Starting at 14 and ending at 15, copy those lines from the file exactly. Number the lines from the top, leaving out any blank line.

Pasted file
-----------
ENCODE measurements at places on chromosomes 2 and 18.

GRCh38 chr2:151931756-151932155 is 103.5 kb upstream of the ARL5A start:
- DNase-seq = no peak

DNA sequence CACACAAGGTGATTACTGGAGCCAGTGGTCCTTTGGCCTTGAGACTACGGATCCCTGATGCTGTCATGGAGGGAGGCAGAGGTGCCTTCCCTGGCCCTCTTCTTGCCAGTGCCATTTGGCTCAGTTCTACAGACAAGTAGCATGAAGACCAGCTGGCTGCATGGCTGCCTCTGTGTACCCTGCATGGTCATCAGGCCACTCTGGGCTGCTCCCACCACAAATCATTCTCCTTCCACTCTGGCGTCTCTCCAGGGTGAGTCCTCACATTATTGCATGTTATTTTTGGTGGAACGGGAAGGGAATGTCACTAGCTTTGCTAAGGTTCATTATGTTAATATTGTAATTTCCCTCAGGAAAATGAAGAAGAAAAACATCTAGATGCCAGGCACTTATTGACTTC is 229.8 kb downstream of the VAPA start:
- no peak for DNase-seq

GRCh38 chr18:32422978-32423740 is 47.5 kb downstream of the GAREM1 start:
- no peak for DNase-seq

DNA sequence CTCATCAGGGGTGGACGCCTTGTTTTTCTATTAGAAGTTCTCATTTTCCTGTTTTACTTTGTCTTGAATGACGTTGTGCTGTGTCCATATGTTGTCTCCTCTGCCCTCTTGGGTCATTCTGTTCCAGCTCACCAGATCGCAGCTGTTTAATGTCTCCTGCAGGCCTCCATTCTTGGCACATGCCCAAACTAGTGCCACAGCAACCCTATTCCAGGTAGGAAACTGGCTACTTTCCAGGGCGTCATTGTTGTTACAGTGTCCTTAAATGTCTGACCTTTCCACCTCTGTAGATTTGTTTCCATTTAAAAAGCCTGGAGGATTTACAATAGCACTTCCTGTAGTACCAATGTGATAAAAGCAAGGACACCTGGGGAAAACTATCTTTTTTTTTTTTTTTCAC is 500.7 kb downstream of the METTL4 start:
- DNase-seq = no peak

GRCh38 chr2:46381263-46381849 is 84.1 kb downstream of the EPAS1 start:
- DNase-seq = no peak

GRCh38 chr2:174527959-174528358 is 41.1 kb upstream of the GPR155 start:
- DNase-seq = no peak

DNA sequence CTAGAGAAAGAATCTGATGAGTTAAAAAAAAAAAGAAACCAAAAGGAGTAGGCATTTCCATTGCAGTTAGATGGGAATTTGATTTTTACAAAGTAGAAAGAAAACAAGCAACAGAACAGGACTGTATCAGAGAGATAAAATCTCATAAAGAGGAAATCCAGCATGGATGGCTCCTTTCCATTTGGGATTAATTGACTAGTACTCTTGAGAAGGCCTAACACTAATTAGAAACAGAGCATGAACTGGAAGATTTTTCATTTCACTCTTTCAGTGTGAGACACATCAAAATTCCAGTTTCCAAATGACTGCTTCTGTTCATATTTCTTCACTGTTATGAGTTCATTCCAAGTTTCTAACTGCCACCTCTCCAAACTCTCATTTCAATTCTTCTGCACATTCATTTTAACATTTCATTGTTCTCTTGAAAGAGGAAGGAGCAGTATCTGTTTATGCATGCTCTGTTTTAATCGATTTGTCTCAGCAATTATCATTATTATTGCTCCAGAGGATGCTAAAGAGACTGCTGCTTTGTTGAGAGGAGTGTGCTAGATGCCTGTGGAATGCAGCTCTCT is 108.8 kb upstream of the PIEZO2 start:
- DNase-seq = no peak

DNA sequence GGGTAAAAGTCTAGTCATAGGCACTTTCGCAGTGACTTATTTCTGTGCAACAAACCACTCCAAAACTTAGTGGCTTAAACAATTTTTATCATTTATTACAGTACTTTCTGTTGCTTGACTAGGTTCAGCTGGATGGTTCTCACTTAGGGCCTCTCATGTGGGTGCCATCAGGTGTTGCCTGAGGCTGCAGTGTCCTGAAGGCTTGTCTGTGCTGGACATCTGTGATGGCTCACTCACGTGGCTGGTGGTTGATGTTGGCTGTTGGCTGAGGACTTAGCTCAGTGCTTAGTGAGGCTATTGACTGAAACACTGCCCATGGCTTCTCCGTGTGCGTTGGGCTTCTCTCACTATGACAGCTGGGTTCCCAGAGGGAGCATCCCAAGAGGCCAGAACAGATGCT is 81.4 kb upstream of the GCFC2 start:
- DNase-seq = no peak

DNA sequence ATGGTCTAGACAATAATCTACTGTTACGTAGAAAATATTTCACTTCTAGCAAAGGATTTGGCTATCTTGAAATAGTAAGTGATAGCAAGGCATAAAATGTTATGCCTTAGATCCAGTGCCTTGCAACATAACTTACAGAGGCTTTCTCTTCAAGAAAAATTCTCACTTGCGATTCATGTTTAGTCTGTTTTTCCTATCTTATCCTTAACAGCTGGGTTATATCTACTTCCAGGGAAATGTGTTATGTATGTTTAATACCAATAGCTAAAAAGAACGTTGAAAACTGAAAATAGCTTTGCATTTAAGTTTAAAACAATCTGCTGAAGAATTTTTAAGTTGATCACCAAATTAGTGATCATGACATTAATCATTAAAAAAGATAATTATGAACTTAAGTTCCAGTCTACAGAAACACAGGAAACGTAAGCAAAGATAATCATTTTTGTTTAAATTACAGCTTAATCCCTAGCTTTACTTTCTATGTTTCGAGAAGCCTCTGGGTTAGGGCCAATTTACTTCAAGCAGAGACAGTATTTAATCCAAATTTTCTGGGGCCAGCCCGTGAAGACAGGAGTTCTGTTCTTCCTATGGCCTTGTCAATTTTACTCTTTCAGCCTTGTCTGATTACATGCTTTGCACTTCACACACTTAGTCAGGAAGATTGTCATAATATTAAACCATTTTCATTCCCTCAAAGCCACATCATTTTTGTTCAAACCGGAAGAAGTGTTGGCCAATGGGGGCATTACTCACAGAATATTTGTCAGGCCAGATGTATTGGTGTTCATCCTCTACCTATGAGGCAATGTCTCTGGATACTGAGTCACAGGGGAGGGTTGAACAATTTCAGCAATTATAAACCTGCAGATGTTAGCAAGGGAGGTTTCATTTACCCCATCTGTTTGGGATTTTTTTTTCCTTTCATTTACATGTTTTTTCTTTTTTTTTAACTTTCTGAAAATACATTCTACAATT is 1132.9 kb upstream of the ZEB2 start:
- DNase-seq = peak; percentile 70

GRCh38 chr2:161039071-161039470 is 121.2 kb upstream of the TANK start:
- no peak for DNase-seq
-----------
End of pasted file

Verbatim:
DNA sequence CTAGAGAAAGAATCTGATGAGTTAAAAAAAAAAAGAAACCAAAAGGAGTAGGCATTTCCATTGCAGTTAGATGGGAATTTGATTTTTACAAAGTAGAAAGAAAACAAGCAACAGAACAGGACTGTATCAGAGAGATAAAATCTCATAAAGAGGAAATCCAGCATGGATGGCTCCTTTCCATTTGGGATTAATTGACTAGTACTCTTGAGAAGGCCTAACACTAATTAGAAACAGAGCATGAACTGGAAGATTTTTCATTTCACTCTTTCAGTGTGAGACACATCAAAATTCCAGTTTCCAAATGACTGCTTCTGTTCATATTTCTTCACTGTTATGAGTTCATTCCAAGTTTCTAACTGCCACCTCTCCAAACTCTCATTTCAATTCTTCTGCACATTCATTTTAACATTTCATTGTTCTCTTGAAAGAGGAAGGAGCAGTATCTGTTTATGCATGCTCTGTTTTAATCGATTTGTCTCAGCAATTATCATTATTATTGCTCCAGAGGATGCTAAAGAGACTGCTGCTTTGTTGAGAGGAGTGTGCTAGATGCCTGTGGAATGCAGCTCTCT is 108.8 kb upstream of the PIEZO2 start:
- DNase-seq = no peak